Desire to explore leads seniors to alternative spring break trip

Avni Gandhi ’17 embraces new experiences.

Back when she was touring colleges, Avni was focused on schools located close to her home town in Illinois. And, then she heard about Dominican.

“I really liked the sound of something new and different, so I did my research and Dominican sounded perfect,” she recalls. “I never even stepped foot on campus until move-in day. I hadn’t even been to California.”

The move, says the biology major, was a good one.

“I love it here. It’s just beautiful and it has always felt like a home-away-from home. I picked well.”

When she’s not studying, working out in the gym, or working with patients at a nearby physical therapy office, Avni takes advantage of Dominican’s location, be it hiking on weekends, exploring San Francisco, or visiting Tahoe.

And, it’s the urge to explore that led her to sign up for Dominican’s Alternative Spring Break.

This year, groups of Dominican students spent their spring break studying and learning in a variety of locales from Yakima to San Diego. They helped raise money for their  trips through bake and bagel sales and donations. They also utilized partial funding through a grant from National Catholic Sisters Week.

Avni joined the trip to San Diego, which was led by Sister Mary Soher, O.P., Director of Campus Ministry. The group learned about border issues from Border Angels, an all-volunteer, non-profit organization that advocates for human rights, humane immigration reform, and social justice.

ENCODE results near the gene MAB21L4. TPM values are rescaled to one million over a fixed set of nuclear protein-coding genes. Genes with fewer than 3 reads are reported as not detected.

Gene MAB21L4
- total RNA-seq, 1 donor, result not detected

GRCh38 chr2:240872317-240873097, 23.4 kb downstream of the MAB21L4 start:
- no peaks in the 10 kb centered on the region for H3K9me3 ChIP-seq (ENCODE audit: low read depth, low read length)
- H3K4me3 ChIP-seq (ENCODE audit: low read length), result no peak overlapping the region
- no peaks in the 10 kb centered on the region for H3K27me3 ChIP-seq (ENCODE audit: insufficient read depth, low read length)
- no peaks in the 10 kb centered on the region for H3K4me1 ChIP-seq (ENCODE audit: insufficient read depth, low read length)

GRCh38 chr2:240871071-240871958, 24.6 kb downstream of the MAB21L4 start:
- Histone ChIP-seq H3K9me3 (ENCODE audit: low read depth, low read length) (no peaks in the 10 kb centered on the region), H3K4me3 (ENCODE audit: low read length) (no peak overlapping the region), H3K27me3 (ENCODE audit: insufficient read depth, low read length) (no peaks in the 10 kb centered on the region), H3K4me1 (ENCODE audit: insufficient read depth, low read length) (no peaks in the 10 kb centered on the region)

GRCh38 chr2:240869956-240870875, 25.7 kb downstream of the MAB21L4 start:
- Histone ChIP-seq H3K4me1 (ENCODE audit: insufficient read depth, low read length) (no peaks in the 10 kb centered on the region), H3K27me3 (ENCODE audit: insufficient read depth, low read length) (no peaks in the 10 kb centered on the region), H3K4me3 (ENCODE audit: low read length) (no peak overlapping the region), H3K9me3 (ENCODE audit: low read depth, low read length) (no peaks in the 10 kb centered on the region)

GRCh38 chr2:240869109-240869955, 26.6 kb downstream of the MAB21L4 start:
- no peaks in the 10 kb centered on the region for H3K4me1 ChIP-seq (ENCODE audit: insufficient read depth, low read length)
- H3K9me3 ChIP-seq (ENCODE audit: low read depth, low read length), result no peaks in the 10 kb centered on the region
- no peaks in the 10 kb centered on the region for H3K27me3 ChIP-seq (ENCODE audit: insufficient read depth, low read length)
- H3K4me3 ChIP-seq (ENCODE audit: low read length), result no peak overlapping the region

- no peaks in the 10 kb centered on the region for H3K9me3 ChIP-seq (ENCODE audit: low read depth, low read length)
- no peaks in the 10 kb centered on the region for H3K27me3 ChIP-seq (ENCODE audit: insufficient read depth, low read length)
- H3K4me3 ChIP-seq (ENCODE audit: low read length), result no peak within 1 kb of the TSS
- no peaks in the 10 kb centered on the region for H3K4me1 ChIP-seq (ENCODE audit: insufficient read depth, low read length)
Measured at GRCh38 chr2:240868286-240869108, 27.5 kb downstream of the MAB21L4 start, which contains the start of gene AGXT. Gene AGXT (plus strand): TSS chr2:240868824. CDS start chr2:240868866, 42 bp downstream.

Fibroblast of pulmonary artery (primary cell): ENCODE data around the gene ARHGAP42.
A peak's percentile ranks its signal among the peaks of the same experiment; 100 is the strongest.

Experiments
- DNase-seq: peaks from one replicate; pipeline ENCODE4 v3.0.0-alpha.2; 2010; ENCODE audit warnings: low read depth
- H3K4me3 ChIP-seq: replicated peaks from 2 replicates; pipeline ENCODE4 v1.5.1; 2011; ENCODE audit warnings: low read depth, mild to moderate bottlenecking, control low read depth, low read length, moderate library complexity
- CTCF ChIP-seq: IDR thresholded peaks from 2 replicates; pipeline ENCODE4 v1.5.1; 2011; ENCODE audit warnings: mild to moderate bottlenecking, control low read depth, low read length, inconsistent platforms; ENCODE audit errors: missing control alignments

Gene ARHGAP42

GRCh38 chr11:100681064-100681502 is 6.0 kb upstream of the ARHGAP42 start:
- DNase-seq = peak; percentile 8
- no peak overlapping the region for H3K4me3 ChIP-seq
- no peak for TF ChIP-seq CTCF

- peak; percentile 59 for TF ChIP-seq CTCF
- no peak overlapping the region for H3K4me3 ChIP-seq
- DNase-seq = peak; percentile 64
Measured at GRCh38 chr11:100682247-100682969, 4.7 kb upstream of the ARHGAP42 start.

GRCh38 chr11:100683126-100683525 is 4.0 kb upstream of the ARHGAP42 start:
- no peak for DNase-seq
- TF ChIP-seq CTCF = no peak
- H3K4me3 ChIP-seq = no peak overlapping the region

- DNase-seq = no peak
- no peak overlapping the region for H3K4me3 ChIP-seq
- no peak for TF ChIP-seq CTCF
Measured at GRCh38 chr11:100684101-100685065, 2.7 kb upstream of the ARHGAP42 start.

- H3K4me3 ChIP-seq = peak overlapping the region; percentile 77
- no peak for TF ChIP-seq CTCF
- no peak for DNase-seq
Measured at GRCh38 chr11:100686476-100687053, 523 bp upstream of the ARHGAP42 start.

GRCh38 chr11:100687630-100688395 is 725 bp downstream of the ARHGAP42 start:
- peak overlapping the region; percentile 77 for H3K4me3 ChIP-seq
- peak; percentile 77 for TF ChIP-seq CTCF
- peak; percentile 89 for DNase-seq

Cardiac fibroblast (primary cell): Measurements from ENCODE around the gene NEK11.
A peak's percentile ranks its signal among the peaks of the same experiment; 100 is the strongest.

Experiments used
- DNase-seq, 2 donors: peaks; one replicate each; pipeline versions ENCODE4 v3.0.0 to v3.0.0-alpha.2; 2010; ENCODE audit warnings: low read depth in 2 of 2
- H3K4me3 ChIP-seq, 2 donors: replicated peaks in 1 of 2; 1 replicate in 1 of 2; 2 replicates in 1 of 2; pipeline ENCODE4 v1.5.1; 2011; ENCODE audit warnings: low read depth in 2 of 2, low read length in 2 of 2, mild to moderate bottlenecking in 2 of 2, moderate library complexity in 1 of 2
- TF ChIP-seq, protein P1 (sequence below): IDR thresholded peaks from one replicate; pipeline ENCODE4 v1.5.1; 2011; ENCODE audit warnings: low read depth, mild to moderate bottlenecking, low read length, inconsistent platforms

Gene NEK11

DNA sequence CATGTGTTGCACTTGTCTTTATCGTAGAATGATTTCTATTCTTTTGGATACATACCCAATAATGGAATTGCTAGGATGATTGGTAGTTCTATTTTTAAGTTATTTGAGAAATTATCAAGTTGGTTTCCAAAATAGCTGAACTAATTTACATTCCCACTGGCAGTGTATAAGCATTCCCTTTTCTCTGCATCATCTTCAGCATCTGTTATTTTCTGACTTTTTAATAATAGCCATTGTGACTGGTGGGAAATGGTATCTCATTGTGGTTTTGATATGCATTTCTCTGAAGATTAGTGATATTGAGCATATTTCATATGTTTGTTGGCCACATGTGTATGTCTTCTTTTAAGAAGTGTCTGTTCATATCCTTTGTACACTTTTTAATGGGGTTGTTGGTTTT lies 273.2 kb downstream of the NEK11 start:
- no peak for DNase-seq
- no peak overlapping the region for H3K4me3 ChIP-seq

While in San Diego, the Dominican group visited an intercultural events center on March 8, visited Friendship Park along the U.S.-Mexico border with Border Angels and met with border patrol enforcement agents on March 9. Then, on March 10, the group delivered emergency supplies to water stations in the desert.

Stephany Ortiz ’17 said she was inspired to sign up for Alternative Spring Break to learn more about her parents’ country.

“I have been to Mexico before with family, so I feel that I have experienced the culture, but every time I have gone I have been very sheltered,” Stephany says. “I want to learn what’s actually going on in Mexico, and I want to talk with people about their experiences.”

“I am lucky that my family came to America, because that created so many opportunities for me, my cousins, and my siblings,” she adds. “I don’t want to forget how lucky I am.”

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A psychology major who is studying for minors in Spanish and Latin American studies, Stephany is well on her way to a career working as a behavior technician, providing specialized instruction to children and teens with Autism and other special needs. Last summer she began working for Gateway Learning Group, which has offices throughout Northern California, and looks forward to moving up within the company once she graduates this Spring.

Both Avni and Stephany see the Alternative Spring Break as a fitting way to end their undergraduate years.

“We will get a different perspective than what we get out of text books,” says Avni, who currently is studying issues surrounding homelessness and immigration in Jennifer Lucko and Julia van der Ryn’s colloquium Understanding the "Other": Shaping the Future in the Midst of Difference.

“I want to get the story direct from people who are experiencing it.”


March 3, 2017